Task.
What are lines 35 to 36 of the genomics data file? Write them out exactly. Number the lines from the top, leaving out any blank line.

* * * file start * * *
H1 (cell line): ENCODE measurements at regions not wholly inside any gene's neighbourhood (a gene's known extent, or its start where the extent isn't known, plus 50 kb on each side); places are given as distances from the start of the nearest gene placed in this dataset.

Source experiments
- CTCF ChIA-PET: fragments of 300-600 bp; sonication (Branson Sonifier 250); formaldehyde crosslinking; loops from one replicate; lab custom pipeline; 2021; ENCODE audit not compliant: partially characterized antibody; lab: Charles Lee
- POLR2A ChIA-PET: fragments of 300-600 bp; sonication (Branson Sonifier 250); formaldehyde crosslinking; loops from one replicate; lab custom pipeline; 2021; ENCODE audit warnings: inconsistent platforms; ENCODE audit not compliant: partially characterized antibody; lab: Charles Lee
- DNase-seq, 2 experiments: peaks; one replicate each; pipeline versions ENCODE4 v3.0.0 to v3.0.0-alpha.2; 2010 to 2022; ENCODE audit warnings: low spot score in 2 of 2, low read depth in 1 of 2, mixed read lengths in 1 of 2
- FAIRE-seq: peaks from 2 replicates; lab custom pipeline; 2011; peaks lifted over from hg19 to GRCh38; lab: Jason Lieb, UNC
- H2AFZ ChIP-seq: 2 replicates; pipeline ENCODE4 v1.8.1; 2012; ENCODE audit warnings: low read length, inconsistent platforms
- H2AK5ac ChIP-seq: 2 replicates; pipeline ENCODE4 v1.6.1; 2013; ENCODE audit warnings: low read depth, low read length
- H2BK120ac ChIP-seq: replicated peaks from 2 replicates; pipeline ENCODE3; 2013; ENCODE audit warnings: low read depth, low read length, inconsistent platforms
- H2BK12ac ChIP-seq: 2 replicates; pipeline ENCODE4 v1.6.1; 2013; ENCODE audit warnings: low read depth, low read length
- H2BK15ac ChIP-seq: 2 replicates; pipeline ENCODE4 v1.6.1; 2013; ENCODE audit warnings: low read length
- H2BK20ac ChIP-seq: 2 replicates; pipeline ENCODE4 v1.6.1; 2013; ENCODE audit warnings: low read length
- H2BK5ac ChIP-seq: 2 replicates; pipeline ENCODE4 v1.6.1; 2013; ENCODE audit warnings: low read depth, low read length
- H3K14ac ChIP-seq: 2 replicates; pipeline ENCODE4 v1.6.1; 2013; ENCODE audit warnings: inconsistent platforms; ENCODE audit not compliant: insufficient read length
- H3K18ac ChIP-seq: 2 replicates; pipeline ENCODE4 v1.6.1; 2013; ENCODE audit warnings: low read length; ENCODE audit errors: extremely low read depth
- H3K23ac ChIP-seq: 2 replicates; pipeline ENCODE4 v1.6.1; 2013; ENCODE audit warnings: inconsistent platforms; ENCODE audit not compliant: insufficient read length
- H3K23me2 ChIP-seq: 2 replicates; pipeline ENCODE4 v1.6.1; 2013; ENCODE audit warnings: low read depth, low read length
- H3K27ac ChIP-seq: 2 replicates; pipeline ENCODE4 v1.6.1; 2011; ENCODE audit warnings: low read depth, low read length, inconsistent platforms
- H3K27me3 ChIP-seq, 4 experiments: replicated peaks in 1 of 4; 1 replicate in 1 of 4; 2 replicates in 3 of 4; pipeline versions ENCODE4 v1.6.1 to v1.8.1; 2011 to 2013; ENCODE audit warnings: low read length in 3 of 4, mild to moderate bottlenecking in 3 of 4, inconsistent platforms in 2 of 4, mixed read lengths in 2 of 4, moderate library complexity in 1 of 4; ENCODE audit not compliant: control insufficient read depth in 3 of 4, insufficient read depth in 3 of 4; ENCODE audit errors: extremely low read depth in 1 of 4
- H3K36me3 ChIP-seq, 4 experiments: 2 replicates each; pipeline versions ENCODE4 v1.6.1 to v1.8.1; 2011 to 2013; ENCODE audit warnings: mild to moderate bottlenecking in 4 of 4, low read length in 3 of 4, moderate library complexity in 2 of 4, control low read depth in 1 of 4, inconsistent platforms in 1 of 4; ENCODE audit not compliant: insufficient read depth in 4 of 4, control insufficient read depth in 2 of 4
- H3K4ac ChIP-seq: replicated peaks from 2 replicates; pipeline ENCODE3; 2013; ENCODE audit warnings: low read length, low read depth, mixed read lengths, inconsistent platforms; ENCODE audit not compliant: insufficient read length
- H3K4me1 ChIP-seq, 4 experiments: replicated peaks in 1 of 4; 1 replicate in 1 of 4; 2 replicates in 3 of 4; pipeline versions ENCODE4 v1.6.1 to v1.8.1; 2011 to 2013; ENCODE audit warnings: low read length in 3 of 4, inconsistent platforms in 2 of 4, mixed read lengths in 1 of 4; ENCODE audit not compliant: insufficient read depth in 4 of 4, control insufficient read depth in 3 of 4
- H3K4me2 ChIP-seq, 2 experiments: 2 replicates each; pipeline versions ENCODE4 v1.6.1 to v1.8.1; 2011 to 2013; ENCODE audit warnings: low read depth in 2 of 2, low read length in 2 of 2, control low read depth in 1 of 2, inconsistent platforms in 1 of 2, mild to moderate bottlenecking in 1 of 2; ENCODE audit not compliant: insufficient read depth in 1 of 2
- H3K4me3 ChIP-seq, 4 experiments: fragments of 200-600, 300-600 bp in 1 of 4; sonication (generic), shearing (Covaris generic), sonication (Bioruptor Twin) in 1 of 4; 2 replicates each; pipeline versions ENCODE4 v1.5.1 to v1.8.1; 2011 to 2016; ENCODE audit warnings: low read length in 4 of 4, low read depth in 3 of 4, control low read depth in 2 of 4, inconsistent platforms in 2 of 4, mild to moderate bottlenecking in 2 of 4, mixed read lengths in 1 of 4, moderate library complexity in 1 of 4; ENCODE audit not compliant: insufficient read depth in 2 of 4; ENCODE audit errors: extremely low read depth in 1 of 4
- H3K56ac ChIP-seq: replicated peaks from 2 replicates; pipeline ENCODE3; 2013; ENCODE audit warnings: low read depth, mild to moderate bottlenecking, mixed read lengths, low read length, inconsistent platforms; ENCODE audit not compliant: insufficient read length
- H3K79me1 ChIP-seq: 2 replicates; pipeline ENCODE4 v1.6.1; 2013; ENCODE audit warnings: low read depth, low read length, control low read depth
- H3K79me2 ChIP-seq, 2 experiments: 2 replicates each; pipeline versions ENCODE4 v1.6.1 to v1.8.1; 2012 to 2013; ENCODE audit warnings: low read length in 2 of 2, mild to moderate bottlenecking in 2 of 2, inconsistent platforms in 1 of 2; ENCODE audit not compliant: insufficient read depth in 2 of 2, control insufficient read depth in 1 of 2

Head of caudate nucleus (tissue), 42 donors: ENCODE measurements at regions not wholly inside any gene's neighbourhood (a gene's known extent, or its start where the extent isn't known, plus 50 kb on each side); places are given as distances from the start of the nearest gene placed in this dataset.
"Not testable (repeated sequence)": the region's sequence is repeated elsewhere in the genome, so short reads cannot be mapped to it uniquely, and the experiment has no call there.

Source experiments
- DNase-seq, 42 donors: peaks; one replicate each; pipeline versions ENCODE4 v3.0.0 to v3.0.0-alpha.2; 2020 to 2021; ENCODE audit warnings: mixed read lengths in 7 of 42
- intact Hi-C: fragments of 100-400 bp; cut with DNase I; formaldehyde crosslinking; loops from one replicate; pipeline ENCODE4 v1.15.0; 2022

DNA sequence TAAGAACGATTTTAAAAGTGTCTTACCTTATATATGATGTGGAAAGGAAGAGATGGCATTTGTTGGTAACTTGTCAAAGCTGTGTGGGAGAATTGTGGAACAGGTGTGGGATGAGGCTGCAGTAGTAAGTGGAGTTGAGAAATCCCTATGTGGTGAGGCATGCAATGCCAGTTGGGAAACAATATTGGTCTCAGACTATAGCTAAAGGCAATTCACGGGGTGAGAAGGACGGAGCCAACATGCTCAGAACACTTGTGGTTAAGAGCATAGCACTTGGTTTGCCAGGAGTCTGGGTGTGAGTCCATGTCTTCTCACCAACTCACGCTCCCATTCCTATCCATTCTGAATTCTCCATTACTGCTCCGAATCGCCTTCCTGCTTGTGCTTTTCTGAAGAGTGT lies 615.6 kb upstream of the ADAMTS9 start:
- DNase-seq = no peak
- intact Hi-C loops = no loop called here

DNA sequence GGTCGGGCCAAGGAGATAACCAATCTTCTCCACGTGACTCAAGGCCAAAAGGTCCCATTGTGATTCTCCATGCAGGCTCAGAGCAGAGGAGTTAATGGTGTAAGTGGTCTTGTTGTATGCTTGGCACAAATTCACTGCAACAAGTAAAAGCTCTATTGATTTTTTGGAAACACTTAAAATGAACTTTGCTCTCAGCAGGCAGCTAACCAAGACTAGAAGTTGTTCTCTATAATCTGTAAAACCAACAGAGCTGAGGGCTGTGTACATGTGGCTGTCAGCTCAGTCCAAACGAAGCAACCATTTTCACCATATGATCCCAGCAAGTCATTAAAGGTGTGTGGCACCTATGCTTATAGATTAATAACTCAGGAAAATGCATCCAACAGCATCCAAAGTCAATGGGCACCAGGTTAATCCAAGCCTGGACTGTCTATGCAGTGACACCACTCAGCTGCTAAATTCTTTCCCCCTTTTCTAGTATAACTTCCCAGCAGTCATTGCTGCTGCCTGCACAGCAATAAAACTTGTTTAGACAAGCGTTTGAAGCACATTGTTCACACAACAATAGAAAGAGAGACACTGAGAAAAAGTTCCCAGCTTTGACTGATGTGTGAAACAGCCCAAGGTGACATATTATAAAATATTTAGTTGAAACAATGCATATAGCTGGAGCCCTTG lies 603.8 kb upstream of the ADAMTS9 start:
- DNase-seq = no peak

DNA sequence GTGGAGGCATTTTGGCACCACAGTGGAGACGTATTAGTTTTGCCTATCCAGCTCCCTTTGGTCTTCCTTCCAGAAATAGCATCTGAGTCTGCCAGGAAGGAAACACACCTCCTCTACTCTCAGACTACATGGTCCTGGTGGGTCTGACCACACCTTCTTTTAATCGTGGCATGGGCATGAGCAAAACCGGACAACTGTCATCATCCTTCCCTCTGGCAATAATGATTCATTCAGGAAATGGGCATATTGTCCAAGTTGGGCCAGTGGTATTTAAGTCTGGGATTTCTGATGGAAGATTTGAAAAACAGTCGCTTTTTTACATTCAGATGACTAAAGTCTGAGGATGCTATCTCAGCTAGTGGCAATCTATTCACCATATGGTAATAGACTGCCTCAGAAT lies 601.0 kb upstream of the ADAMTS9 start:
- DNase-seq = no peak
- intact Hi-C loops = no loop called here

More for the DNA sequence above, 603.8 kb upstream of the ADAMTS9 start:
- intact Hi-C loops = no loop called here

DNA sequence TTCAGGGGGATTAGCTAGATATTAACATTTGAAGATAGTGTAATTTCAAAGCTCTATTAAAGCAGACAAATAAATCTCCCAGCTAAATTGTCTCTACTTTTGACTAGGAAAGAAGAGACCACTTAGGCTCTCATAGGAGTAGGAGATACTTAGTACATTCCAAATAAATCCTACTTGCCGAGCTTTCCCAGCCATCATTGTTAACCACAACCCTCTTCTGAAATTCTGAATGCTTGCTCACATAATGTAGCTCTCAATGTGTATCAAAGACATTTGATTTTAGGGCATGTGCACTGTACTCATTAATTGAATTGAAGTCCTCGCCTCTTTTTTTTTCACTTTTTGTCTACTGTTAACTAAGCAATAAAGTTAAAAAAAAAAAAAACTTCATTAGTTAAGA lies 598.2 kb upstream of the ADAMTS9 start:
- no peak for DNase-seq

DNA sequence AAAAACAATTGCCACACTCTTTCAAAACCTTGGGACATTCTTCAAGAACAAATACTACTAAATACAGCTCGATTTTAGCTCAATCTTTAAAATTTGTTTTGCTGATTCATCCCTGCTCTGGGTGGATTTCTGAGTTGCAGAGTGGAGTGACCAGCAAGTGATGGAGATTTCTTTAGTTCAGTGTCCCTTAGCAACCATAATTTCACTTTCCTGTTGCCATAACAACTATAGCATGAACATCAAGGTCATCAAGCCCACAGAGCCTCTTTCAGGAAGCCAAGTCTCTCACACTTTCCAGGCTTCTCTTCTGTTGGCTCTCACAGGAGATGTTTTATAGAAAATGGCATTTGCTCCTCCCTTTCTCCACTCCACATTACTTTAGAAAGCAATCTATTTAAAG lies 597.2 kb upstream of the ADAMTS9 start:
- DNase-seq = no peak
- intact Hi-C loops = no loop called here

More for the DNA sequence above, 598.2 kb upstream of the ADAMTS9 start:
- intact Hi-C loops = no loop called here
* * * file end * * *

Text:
- intact Hi-C loops = no loop called here

DNA sequence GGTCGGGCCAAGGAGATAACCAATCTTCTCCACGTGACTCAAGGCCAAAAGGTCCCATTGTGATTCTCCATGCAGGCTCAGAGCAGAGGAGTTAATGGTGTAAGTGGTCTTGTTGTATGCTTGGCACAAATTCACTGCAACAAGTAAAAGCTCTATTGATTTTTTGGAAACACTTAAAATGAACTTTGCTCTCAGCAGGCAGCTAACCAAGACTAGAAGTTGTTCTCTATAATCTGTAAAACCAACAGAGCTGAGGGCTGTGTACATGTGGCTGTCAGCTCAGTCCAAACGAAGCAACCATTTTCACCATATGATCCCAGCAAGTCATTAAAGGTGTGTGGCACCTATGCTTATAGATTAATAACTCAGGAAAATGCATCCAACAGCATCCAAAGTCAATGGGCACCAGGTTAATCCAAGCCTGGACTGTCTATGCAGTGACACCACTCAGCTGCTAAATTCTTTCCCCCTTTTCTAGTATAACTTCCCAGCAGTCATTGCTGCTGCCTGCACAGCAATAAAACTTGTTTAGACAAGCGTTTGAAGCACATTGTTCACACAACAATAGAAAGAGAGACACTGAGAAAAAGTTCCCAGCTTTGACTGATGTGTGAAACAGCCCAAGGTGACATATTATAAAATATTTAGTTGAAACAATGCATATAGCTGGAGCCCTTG lies 603.8 kb upstream of the ADAMTS9 start: